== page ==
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Forests have long yielded lifesaving medicines. From cancer drugs like vincristine to quinine for malaria, about a quarter of the medications used in developed countries are derived from plants — in developing countries, it can be as much as 80 percent.
Increasingly, scientists are looking to a new, natural medicine chest: the sea. Worldwide, 21 marine-derived medications have been approved for use — and a potent new antiviral sourced from a Mediterranean sea squirt is in clinical trials for treating COVID patients, Stephanie Stone reported for Scientific American.
Many pharmaceuticals sourced from the sea — including the new antiviral plitidepsin — come from unassuming invertebrates known as tunicates, which feed on plankton siphoned through sieve-like structures. For example, the Ecteinascidia turbinata, which grows in dense clusters on mangrove roots, yielded the molecular mixture that led to a sarcoma and ovarian cancer drug, and a drug that targets small-cell lung cancer.
“Along with their food, [tunicates] pull in viruses and other pathogens, so they need strong chemical defenses to fight off infectious organisms — and that makes them promising sources for medicines,” Stone wrote.
There’s a twist, though. Over the past few decades, scientists have found that most of these defensive substances are produced by microbes that live symbiotically within the creatures’ tissues, rather than by the invertebrates themselves.
Given the focus on land-based biology and the complexities of isolating and testing new compounds, marine microbes have been vastly understudied. But that’s changing with more advanced techniques for exploring marine-derived medicines. Stone writes that the pandemic has highlighted the need for “a deeper pool of drugs to treat emerging infectious diseases,” as well as a new drugs to counter growing microbial resistance to established antibiotics.
Even as scientists begin to explore the promise of marine-derived medicines, the clock is ticking on regulations that would allow the world’s first deep-sea mining to begin — a process that would essentially scrape the seafloor for precious metals, killing fish, coral and other sea creatures in the process.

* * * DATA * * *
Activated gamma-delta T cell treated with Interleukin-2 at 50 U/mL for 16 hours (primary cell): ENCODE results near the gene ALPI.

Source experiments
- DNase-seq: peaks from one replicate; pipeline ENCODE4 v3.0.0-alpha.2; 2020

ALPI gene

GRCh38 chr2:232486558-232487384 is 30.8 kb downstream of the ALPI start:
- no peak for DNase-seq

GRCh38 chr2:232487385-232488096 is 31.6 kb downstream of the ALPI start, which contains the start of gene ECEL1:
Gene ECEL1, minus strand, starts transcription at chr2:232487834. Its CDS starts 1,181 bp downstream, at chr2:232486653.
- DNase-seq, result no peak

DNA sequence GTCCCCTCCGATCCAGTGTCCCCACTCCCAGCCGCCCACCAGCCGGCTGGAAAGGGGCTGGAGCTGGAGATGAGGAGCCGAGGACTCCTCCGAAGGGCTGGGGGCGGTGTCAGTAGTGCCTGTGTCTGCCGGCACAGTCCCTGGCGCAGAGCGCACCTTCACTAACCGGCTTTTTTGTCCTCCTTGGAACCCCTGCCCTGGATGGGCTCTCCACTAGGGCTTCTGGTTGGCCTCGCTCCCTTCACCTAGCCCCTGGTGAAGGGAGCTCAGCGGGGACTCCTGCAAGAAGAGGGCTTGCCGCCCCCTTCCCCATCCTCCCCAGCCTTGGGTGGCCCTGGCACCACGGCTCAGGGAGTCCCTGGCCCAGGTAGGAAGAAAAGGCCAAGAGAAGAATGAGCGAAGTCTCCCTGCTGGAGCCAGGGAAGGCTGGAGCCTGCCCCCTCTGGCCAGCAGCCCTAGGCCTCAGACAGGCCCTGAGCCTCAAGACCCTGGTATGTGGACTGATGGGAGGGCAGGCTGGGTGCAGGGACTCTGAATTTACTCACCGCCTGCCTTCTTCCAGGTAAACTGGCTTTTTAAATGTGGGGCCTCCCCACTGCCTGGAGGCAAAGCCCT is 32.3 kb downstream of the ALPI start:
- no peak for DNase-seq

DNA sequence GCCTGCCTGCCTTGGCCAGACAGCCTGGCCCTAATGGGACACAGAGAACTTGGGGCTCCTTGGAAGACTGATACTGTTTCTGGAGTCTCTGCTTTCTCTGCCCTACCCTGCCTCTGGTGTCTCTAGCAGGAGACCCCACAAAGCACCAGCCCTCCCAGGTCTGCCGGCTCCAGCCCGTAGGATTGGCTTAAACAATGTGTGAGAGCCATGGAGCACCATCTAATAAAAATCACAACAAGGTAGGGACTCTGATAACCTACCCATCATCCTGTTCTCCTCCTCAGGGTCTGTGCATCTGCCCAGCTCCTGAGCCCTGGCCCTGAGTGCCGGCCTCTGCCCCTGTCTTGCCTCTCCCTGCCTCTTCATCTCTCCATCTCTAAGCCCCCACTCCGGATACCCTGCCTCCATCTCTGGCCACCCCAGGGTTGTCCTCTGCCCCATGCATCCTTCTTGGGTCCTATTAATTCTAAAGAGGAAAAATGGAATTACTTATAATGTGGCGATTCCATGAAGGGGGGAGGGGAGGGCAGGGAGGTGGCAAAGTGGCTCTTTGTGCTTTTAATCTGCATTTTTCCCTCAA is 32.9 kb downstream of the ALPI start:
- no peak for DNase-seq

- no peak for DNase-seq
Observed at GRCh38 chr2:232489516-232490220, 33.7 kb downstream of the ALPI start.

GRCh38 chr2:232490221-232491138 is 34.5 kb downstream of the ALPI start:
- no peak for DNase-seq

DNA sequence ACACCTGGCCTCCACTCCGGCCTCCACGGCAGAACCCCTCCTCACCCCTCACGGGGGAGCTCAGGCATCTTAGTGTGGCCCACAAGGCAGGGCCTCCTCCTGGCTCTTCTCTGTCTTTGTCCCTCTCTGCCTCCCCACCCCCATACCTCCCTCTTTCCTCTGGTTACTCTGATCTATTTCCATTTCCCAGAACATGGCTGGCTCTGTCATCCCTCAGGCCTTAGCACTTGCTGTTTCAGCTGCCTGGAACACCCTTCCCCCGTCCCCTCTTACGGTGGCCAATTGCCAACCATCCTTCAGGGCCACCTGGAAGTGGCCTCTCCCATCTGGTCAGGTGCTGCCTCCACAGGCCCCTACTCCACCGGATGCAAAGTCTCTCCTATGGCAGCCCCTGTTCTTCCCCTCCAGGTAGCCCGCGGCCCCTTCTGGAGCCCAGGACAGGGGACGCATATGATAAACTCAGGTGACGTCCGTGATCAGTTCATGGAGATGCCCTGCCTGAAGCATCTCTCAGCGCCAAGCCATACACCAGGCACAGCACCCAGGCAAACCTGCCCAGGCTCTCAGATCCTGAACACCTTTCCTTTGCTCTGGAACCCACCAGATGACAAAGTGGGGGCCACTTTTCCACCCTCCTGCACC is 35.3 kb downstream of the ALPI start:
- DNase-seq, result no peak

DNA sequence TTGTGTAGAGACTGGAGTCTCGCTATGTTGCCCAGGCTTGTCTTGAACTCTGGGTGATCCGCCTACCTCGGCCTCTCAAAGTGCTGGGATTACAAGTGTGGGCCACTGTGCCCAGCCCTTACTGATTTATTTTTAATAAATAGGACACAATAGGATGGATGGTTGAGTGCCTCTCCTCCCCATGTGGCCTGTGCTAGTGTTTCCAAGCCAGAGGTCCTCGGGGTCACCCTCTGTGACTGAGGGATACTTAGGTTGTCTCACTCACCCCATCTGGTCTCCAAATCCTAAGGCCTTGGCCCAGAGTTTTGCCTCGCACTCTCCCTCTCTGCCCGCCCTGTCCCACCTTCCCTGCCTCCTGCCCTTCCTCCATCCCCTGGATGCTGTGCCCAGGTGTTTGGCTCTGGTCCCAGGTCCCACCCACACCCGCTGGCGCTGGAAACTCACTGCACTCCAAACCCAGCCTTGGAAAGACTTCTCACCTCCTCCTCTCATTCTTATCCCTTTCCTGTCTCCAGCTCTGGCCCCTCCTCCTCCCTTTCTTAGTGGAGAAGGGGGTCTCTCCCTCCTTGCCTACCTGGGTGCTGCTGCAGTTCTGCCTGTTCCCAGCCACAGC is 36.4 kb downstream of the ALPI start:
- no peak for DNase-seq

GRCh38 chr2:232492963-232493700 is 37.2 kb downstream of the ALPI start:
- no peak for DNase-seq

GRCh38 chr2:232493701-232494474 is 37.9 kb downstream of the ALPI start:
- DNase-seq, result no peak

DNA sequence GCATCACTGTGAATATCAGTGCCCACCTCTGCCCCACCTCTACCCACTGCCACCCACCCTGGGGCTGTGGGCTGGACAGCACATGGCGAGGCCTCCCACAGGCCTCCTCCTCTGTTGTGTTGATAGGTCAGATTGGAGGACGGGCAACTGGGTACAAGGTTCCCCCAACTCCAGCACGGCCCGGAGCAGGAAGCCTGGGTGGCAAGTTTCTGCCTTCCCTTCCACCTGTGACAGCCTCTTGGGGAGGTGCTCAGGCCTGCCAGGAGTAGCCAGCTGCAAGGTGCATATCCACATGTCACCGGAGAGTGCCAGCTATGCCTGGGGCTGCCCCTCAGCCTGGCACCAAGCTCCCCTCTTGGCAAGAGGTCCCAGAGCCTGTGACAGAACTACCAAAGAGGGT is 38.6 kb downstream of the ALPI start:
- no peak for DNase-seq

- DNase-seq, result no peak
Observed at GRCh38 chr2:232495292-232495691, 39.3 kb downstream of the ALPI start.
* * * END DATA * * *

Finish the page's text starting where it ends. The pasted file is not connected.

The International Seabed Authority, a United Nations agency tasked with overseeing mining in international waters, last month ended negotiations in a stalemate. That means plans to open parts of the ocean to mining for manganese, nickel, cobalt and other metals could move forward next year without environmental or economic regulations.
Global oceans already face a myriad of threats. Scientists argue that deep-sea mining could be devastating to marine biodiversity — and, given that more than 80 percent of the ocean remains unexplored, the consequences of industrial mining operations are not yet fully understood.
In addition to the immediate impacts on the seabed, deep-sea mining could affect interconnected ecosystems by generating large sediment plumes, toxins and noise that would negatively affect marine life far beyond specific mining sites. These conditions are bad in any ocean ecosystem, but particularly dire in the deep sea because many corals and fish in these environments live over hundreds or even thousands of years and are accustomed to stable conditions, akin to the ancient redwoods of California. If destroyed, it could take thousands to millions of years for these ecosystems to recover — if at all.
“Currently, we cannot predict what the impacts of mining will be on the vast and diverse ecosystems of the deep sea and other parts of the oceans,” said Emily Pidgeon, Conservation International’s vice president for ocean science. “We are only just beginning to understand the potential risks to the biodiversity of the oceans. Before any mining can begin, science must first clarify if and how deep-sea mining might be possible without endangering ecosystems that are still largely unknown.”
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Cover image: A diverse coral community in the North Atlantic (© NOAA Office of Ocean Exploration and Research)
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